Welcome to the 8th post in our weekly series on the new 2023 OWASP API Security Top-10 list, with a particular focus on security practitioners. This post will focus on API7:2023 Server Side Request Forgery (SSRF).
In this series we are taking an in-depth look at each category – the details, the impact and what you can do about it. To see previous posts you might have missed, click here.
An API that fetches a remote resource, such as URL, without sufficient controls can be made to fetch a different resource by an attacker.
The Internet is full of resources! So it’s no surprise that applications aren’t monolithic repositories of every piece of data they need to run. When an application needs something from another location, it might fetch it with a URL or some other kind of resource locator. When an attacker can manipulate that resource locator, and the API blindly follows the manipulated instructions, you have Server Side Request Forgery (SSRF). The manipulated resource could be something like an external, malicious file, or an internal file containing sensitive data.
The proliferation of cloud service providers has actually increased the popularity of SSRF attacks. Standardization of infrastructure and services means that an attacker is more easily able to guess at resources that might be available in a given environment.
It’s important to think of SSRF attacks in terms of repeated attempts or sequences. At best (for the attacker) SSRF leads directly to an objective, but more often it’s simply a means of accessing resources that aren’t otherwise available. Secondary attacks or more information might be necessary to actually reach an objective.
For example, SSRF can be used as a port scanning tool where an attacker can repeatedly try requests to different ports and judge whether they’re open or not based on the timing of responses. Alternatively, the internal resource to which the attacker now has access, in this case another application, may be vulnerable, and the next step is to exploit that vulnerability.
Regardless of the details of the specific attack, the key is to understand that SSRF is about redirecting a request from one resource to another.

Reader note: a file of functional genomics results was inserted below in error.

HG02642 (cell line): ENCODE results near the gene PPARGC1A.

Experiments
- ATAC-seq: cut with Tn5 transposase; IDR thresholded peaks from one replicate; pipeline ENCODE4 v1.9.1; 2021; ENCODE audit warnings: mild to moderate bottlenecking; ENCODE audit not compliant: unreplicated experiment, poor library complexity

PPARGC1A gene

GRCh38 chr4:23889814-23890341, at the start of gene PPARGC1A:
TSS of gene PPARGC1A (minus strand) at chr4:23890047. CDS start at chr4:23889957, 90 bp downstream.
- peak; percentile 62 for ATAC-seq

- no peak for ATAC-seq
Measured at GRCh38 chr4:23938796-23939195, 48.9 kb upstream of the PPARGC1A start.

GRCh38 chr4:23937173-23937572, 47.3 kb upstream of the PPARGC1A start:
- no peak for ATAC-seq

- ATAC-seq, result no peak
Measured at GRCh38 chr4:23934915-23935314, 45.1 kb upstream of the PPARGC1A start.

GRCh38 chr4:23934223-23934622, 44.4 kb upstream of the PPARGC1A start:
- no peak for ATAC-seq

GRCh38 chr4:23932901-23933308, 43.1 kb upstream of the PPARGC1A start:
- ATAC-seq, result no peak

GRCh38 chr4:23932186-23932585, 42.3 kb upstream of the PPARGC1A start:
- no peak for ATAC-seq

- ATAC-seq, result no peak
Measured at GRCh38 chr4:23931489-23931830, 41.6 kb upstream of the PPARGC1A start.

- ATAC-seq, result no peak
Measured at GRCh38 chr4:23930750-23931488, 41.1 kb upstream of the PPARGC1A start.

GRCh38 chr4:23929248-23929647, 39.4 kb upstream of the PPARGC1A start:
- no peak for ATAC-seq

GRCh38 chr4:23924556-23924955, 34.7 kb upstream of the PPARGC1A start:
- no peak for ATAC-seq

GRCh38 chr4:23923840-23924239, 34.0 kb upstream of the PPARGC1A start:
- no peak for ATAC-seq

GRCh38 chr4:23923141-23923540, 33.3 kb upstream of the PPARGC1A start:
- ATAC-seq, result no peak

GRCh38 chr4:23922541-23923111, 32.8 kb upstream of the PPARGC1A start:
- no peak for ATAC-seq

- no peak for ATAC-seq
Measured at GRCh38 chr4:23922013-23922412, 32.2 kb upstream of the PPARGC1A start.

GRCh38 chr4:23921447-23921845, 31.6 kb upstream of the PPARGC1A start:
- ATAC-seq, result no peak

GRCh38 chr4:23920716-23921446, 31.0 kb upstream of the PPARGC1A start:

What’s the Impact?
We’ve noted some of the possible impacts above, but let’s enumerate a few more.
- Reconnaissance: Attackers can use a compromised server as an IP or port scanner to gather the information from other systems. A successful SSRF attack can also disclose internal IP addresses that are running on the other side of a reverse proxy.
- Lateral Movement: If internal protocols, like Gopher, are enabled on target servers, attackers can easily identify a path for further compromise.
- Remote Code Execution: By allowing attackers to introduce arbitrary code, SSRF opens the possibility for malware, viruses, ransomware, and other malicious code to be introduced.
What Can You Do About It?
It’s ideal if you can apply restrictions directly to the resource fetching mechanism in the application. If it’s designed to retrieve only external resources, then limit it to only external access. If it’s designed to retrieve images, then validate that the requested resource is really an image. Basic input sanitization goes a long way here.
If the SSRF vulnerability is in code you don’t control or can’t fix immediately, then you can apply similar controls at the network layer to prevent the most egregious examples. If you can apply controls at the application layer, or employ a tool that specifically blocks SSRF attacks, then that’s a great strategy.
How Wallarm Can Help
Wallarm detects and blocks SSRF attacks. Wallarm’s inline nodes analyze traffic, detect SSRF attacks and block them based on customer configuration. For Server Side Request Forgery, Wallarm offers a simple and effective solution.
Come back next week as we dig into the details of another category of the new 2023 OWASP Top-10 API Security Risks list – or click here to see previous posts you might have missed.
In the meantime, here are some other resources which might help on your journey to end-to-end API security:
- Solution Brief: OWASP API Security Top-10 2023 Reference Guide (PDF)
- Blog Post: OWASP API Security Top-10 Risks for 2023 Released
- Blog Post: OWASP API Security Top-10 for 2023 Risk Ratings
- On-Demand Webinar: A Practitioner’s Guide to the New 2023 OWASP API Security Update
- On-Demand Webinar: A CISOs Guide to the New 2023 OWASP API Security Update
- Research Report: 2022 Year-End API ThreatStats™ Report (blog and linked full report)
Protect Your APIs from OWASP API Security Top-10 Threats
Wallarm End-to-End API Security solution provides comprehensive protection against the OWASP API Security Top-10 threats. And in 2023, we’ve made it even easier for you!
The Wallarm 2023 OWASP API Security Top-10 Dashboard provides you with complete visibility into the security state of your APIs, easy identification of your most critical security risks, and ability to immediately apply protective measures.
If you are interested in learning more about how we can help you protect your APIs, please schedule a demo with one of our security experts today!